A Conference on Nazi Berlin, Jewish Urbanity: Culture, Religion, Architecture, and Politics
Thursday, October 30 - Friday, October 31, 2003
The purpose of the conference is to explore ways that Weimar cultural life in Berlin affected the role of the city during the Third Reich. Berlin became known as the site of liberation for women, as an intense intellectual environment for Jews, as the embodiment of Weimar cultural politics. Not only did Berlin have a large and influential Jewish population, but it was also at times conceived metaphorically as the "Jew" of German cities. As such, it had to be dejudaized in order to be nazified: rid of its Jewish population and what came to be seen as the "Jewishness" of its culture, architecture, and intellectual life. The conference will explore processes of nazification during the Third Reich as well as the legacies of Berlin's Weimar and Nazi heritage during the post-war denazification processes. Is Berlin unique among German cities? How does Berlin's image as a city and as a cultural myth mirror the fate of the Jews? Finally, how has the image of Berlin as a liberal, emancipating site, unfriendly to National Socialism, affected post-war scholarship on the city?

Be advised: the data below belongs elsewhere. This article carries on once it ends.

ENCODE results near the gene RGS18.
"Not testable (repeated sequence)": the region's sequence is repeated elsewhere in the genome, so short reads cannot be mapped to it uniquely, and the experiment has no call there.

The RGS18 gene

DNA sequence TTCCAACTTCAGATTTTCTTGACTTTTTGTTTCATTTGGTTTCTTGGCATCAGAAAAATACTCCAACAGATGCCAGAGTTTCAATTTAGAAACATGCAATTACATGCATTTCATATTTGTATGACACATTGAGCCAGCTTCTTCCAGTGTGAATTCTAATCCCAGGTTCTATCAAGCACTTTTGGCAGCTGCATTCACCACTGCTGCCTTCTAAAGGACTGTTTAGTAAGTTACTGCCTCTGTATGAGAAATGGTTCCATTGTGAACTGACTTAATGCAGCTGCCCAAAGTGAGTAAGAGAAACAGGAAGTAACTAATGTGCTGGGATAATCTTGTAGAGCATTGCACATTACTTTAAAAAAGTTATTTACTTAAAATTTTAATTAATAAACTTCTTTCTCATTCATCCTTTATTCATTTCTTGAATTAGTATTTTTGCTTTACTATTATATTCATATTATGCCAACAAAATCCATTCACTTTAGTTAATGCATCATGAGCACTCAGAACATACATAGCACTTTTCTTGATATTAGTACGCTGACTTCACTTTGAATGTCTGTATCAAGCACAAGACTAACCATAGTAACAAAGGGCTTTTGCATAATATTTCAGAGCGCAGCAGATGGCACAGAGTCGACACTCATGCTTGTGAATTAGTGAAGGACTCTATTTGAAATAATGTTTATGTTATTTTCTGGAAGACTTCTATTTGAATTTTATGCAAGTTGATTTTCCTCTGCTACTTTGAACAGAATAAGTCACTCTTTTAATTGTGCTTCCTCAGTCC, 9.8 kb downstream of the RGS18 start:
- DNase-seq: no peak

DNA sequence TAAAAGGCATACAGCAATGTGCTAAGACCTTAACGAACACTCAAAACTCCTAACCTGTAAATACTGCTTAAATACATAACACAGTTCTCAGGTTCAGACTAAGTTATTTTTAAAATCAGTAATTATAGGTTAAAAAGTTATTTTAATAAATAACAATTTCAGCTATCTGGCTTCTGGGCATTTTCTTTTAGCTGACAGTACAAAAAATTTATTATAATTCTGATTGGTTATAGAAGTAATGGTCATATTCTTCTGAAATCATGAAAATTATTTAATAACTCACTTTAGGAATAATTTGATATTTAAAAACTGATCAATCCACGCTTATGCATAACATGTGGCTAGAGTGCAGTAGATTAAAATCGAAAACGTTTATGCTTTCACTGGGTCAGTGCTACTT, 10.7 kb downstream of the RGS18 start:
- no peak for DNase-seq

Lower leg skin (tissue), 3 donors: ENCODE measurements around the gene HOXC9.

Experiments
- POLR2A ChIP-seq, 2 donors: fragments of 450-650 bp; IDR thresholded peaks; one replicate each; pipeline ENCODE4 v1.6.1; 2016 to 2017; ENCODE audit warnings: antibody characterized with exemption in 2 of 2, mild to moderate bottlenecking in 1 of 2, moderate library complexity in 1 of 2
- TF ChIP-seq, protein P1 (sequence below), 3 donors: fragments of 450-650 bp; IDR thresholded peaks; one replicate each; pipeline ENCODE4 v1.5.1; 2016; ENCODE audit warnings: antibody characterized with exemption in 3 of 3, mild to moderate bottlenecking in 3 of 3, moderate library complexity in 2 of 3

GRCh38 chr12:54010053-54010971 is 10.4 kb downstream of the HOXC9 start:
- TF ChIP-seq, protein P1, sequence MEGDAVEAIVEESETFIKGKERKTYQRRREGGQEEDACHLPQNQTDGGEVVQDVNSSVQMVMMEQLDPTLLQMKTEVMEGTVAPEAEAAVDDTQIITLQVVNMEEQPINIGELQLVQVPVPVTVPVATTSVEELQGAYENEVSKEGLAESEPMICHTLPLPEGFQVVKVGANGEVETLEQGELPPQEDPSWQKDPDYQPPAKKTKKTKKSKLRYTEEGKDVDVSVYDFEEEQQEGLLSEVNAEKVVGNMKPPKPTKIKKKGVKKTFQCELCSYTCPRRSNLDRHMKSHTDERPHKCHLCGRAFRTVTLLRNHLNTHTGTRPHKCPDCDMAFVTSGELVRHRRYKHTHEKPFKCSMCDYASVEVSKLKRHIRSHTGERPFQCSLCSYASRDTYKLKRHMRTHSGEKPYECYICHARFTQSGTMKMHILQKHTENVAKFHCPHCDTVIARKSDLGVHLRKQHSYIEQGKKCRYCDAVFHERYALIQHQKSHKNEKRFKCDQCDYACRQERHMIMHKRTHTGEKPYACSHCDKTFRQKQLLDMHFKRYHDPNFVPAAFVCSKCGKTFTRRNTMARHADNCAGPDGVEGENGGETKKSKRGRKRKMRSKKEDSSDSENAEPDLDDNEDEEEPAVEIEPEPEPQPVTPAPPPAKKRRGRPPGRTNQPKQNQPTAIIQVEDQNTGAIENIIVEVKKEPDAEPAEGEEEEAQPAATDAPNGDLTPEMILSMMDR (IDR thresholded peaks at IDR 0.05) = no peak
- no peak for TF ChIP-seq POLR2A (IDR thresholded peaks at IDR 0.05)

This conference is organized by Professor Susannah Heschel, Dartmouth College, and is sponsored by the Jewish Studies Program and Leon Black, Class of 1973. It is free and open to the public, but pre-registration at Jewish.Studies@Dartmouth.edu would be appreciated.
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